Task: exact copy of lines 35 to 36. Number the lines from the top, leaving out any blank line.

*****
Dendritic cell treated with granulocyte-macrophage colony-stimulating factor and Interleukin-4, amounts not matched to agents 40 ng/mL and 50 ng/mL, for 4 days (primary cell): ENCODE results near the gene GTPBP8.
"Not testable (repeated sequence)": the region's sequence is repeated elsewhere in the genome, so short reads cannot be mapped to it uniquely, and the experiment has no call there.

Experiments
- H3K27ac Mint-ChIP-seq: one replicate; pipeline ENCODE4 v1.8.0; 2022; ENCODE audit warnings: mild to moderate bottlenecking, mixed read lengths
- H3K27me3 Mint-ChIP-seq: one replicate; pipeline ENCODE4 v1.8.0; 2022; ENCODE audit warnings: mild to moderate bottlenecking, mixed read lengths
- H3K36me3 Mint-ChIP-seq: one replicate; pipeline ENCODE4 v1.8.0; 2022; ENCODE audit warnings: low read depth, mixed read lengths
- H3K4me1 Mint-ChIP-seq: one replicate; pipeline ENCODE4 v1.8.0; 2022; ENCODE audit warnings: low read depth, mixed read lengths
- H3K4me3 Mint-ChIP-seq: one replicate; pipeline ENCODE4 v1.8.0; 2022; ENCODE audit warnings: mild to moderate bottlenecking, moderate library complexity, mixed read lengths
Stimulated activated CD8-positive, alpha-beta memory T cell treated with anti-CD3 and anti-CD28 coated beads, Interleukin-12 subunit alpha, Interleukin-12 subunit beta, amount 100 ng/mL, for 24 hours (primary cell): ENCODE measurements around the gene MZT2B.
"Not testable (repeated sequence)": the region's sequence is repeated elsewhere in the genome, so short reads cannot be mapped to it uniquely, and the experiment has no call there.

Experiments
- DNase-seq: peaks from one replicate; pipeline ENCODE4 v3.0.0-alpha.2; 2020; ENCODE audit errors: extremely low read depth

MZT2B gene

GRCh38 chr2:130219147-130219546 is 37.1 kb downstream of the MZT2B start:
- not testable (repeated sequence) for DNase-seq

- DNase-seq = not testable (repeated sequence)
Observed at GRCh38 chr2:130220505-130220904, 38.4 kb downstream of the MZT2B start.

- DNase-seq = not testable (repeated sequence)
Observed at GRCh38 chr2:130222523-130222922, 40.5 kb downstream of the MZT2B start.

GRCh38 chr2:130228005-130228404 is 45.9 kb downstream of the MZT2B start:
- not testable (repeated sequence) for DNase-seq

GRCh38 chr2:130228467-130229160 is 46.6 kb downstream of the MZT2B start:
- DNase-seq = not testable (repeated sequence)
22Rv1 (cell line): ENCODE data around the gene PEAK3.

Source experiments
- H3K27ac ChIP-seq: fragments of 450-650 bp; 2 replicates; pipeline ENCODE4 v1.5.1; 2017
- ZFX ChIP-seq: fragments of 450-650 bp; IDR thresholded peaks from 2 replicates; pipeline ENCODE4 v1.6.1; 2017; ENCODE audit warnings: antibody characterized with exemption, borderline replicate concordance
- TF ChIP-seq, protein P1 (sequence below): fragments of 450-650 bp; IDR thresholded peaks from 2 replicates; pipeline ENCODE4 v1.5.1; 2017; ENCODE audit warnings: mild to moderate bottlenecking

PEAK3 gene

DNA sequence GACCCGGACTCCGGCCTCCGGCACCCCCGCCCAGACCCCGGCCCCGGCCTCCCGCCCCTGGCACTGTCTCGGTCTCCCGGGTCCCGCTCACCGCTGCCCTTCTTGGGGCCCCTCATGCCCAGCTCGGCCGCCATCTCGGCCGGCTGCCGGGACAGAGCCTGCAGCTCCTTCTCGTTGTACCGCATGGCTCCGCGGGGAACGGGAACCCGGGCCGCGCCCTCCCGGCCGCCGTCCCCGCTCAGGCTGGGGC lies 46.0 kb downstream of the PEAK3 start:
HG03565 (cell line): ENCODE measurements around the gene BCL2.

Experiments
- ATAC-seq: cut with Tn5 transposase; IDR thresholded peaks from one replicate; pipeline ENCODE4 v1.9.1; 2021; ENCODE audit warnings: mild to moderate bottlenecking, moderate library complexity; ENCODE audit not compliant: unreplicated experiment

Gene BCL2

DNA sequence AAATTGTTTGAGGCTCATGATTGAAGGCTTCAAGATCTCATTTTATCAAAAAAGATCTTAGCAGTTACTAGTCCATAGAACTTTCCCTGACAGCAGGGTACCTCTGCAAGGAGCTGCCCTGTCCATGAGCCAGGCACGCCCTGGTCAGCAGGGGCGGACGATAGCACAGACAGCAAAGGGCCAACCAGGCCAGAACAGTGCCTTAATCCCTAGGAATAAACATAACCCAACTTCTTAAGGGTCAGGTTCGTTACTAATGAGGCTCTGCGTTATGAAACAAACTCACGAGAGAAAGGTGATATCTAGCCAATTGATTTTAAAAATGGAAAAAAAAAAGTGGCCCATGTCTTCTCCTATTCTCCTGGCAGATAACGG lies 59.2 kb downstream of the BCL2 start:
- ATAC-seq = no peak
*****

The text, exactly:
DNA sequence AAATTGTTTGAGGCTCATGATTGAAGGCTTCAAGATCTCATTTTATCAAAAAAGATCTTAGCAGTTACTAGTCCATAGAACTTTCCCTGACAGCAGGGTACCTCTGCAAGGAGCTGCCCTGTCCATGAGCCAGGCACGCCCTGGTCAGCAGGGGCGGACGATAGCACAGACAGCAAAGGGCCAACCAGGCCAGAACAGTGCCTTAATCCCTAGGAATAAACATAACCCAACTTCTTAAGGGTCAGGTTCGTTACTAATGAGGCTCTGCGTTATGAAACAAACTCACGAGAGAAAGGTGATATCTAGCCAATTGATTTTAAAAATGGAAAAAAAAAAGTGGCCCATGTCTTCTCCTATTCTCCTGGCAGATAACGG lies 59.2 kb downstream of the BCL2 start:
- ATAC-seq = no peak